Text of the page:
“I Have No Mouth, and I Must Scream” Write Up by Joanna Zhou

I Have No Mouth, and I Must Scream” by Harlan Ellison is a sci-fi post-apocalyptic story about what could go wrong when mankind, and in turn, machine, goes too far. In an alternate Cold War scenario, different supercomputers were created by superpowers around the world. Eventually one computer gained sentience and overpowered the other computes. The premise is that AM has killed all humans except five: Ted, Ellen, Nimdok, Benny, Gorrister. These five he keeps alive and tortures. In the beginning of the story, AM has hung a corpse in the form of Gorrister all the others discover. The others are shocked and all the more disgusted upon realization that the body is fake and that one of them has not been granted death. The real Gorrister is turned blind. We learn that AM has mutilated all of them except Ted. Nimdok, a former Nazi scientist, is tortured by AM with his past, Ellen has been turned into a slut, Gorrister has been turned complacent, and Benny, a gay academic, was turned animalistic and dumb. A hurricane force arrives and swirls Ellen away. AM monologues about his hate of mankind. AM then comes in the form of a burning bush and tells the others that they can eat the hurricane bird if they kill it. They attempt to find it but only hear the laugh of a fat woman. They discover piles of unopened canned goods. Ted murders all of them with ice spikes in this moment that AM is unaware of their mortality. In revenge, AM tortures Ted for the rest of his existence. At the end, Ted exists as an amorphous blob of constantly shifting form in a world existing of only him and AM. Cue title: he has no mouth and he must scream.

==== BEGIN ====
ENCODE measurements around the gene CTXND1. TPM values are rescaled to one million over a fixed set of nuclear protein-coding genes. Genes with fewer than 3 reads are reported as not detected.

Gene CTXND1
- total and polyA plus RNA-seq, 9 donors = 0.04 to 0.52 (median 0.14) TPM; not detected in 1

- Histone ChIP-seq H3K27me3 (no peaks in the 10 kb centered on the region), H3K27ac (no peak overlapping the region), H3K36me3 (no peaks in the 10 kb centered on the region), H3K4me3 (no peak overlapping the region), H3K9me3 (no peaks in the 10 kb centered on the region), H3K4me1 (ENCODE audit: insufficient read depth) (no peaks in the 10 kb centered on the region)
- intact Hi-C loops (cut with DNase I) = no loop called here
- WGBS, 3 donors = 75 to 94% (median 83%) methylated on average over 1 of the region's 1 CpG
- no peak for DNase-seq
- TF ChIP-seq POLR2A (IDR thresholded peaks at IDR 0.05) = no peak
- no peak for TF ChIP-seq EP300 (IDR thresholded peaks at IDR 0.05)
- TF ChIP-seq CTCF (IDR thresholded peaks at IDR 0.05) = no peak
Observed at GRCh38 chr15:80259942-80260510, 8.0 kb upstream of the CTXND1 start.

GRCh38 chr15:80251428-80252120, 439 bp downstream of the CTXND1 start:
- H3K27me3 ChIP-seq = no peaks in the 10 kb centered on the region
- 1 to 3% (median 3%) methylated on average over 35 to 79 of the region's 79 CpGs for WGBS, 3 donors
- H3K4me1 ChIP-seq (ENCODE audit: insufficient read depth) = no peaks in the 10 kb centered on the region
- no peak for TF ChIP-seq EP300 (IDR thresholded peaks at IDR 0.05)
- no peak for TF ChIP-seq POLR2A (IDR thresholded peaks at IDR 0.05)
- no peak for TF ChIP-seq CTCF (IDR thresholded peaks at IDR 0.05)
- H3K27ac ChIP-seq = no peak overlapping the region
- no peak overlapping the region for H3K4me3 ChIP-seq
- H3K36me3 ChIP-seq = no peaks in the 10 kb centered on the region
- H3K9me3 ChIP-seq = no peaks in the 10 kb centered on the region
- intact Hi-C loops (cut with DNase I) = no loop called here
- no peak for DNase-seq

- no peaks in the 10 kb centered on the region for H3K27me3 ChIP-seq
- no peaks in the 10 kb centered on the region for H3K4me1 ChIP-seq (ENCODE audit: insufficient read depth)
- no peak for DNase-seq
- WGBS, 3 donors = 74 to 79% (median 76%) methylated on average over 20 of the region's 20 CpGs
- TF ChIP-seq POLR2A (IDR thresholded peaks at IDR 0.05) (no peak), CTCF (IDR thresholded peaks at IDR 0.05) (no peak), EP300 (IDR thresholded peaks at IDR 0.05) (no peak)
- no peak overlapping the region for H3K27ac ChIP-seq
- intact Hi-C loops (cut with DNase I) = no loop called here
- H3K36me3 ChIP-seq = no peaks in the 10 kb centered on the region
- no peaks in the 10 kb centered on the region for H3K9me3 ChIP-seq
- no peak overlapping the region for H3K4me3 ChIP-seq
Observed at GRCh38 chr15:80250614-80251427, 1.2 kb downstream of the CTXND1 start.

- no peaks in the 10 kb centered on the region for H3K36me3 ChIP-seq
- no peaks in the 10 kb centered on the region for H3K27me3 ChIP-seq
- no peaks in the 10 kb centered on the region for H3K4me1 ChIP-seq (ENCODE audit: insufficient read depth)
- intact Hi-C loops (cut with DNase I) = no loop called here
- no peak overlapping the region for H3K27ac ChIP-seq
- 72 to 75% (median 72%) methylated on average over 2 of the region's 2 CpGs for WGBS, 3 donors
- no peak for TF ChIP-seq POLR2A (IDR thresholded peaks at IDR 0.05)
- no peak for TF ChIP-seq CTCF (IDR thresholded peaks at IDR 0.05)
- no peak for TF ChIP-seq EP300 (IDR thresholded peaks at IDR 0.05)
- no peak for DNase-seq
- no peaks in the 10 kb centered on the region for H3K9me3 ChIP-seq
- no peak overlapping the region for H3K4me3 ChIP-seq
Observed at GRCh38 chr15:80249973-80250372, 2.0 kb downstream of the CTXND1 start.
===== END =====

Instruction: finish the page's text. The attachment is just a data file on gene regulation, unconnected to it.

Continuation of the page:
The chronic tension is the creation of the supercomputers and AM’s genocide of man and imprisonment of the five survivors.

The acute tension consists of the lives of the five survivors as AM tortures them and Ted’s final liberation of them.

Two things you can steal: allusions and sense of motion.

In Ellison’s description of the hurricane force, this creature, “from Norse mythology…this eagle, this carrion bird, this roc, this Hvergelmir…incarnate” we get a great feeling of scope. In the paragraph after, everything is in motion. The force of the wind is strong as the beast travels, and through gerunds and strong verbs, we really get that, and it makes us sick to our stomachs.

Ellison also makes multiple allusions to religion. He says AM is capital g God. In fact, AM thinks himself a god. AM appears to them as a burning bush. He is associated with archangels. As a form of punishment, he sends locusts upon them as God did against the Egyptians. Multiple references to the Old Testament in this story, folks, enough to beat over the audience’s heads. This works, however, because it turns the idea of a merciful god around. AM knows no love, for mankind or anything else. The only similarity to a god he has is the power and unending wrath he projects on the survivors. I think this twist is delightful. 🙂

Questions:

General: what makes this story horrifying?

Is AM written as a character to be sympathized with? Is Ted?

How does the revealing of exposition affect your view of the characters?

 

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